She was raised born in Poland and, as WWII raged on, some SS soldiers appeared at her door insisting that the entire family come with them. Her father refused and was shot on the spot in front of his wife and children; her mother and six year old sister were then dragged away, never to be seen again. And she herself was immediately taken to be a concubine to the SS Officer who’d just killed her father. She was just 3 years old.
At this point, my inner voice is thinking we should get motivated enough to go find a pint of Ben & Jerry’s ice cream to snuggle up with before we hear the ending of the story – a fat failed couch potato is surely all I can succeed at being now… I’m nothing compared to the strength of these women!
Can I be excused…?
At this point, Diana gave my inner voice the volume it needed. She immediately apologized to the woman saying that she felt so ashamed for having brought up her “little story” of having been molested by her coach. Suddenly Diana felt embarrassed to have chosen to share this life struggle because it seemed so tiny in comparison to what the Holocaust survivor had experienced.
I was crying at this point, feeling precisely the same shame and feelings of failure just moments earlier.
I think so many of us do that though: we see the struggles of others and we think it invalidates our own struggle, we think that we must be weak and silly for having the feelings we do about the things we have experienced – the things we have allowed to traumatize us. Malala’s life has already been so much harder than mine and at 16, she has already gone so much further than I could have ever dreamed at her age. The Holocaust survivor – how can I possibly think that my life of childhood neglect and abuse were more than a tiny slap in comparison to what she survived??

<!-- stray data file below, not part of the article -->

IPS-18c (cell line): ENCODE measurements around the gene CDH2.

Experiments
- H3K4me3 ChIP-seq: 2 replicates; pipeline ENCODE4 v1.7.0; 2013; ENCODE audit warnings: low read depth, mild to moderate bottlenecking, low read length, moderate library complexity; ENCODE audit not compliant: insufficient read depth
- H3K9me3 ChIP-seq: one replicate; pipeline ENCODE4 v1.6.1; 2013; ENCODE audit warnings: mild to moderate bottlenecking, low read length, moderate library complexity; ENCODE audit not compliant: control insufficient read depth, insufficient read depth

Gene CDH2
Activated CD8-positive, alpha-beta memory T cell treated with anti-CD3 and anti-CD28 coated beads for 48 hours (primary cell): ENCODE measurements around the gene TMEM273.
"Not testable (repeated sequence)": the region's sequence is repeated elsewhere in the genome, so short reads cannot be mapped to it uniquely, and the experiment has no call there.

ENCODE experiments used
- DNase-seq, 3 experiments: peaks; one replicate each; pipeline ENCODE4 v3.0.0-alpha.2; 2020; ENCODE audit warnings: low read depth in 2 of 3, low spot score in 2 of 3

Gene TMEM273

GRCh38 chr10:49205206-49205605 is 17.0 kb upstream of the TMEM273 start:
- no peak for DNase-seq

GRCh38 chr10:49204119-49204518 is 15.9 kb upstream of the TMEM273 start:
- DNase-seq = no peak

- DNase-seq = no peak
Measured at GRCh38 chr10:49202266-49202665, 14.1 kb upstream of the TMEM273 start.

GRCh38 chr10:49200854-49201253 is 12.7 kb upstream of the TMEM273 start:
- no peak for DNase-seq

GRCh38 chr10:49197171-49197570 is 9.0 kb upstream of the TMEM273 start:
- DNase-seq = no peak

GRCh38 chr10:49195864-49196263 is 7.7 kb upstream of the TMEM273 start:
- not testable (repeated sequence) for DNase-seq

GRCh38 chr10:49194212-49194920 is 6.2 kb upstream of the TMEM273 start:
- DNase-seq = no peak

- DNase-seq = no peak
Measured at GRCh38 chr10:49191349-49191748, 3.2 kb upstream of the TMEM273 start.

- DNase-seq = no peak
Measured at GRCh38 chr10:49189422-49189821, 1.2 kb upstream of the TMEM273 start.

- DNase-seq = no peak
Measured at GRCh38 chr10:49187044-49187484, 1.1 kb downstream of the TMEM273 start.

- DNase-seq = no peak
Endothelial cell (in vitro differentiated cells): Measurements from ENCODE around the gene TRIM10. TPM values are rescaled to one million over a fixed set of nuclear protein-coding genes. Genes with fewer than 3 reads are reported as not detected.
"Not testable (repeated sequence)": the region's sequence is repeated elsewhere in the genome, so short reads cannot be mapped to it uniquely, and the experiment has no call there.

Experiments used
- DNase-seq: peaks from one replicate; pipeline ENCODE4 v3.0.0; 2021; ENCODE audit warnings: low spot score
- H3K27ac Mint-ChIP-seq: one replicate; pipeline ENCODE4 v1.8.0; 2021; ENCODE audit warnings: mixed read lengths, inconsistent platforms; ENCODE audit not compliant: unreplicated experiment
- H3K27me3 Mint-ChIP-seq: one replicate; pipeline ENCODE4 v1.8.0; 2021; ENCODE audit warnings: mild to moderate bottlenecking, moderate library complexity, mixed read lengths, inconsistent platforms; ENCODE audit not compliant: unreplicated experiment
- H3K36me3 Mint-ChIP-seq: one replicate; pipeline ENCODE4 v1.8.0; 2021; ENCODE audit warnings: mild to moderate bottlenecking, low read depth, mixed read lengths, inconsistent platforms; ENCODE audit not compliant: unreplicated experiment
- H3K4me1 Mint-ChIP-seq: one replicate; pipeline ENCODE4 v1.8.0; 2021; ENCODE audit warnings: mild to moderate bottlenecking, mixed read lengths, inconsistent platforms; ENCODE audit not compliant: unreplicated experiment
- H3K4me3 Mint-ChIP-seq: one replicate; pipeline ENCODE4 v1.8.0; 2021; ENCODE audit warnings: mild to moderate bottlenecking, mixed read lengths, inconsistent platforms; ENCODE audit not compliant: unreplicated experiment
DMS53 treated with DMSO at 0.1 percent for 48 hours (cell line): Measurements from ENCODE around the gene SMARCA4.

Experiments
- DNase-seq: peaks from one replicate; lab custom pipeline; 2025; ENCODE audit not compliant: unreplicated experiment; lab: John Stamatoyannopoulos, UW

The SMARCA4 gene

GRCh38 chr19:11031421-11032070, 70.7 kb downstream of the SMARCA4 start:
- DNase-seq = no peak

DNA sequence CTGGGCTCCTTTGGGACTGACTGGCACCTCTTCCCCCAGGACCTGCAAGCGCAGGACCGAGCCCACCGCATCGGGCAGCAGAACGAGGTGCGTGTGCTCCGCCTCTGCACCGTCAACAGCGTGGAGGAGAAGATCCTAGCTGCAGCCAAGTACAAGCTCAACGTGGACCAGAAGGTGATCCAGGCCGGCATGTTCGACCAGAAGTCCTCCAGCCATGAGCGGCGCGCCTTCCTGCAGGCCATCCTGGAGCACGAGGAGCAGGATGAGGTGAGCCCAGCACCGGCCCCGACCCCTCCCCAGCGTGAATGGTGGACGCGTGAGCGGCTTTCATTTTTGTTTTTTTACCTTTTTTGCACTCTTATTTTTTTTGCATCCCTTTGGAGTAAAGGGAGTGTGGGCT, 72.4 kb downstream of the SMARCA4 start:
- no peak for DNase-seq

We begin to shame ourselves all over again – taking a triumphant inspiring story and using it to beat ourselves over the heart with it, reminding ourselves of our unworthiness. We want to be excused from the proverbial table – triumph is a meal best eaten without losers …
Self-Compassion is not that same as an excuse …
The Holocaust survivor stopped Diana in her tracks before she could continue chastising herself and she said the thing that I think validates us all in the most perfect way. She said to Diana, “Don’t you EVER say that!
Every human being on this planet has their pain and their heartache and it’s up to all of us to find our way back to light.”
I’ll never forget what she said. Those words from a stranger validate me – they validate every single one of us.
Your pain is real. Your struggles are real. No less real than anyone else’s pain and heartache. You are like everyone else in that way: everyone struggles, and each struggle is different; regardless, no single struggle invalidates another.
(Ironically, I said something very similar in a comment on a friend’s blog back in August, but I think I’d barely come in touch with the essence of those thoughts back then).
In as much as your pain is real, accept this too:
Your dreams are real.
And so are your possibilities.
This is your journey, your pain, your story, your life.
I love when people comment! I would love to know your thoughts on this blog topic. Do you sometimes feel like when others succeed, it shines a light on the fact the you haven’t succeeded? What do you do to overcome that?
And if you would like to see Diana Nyad telling this specific story, you can find the video on YouTube here.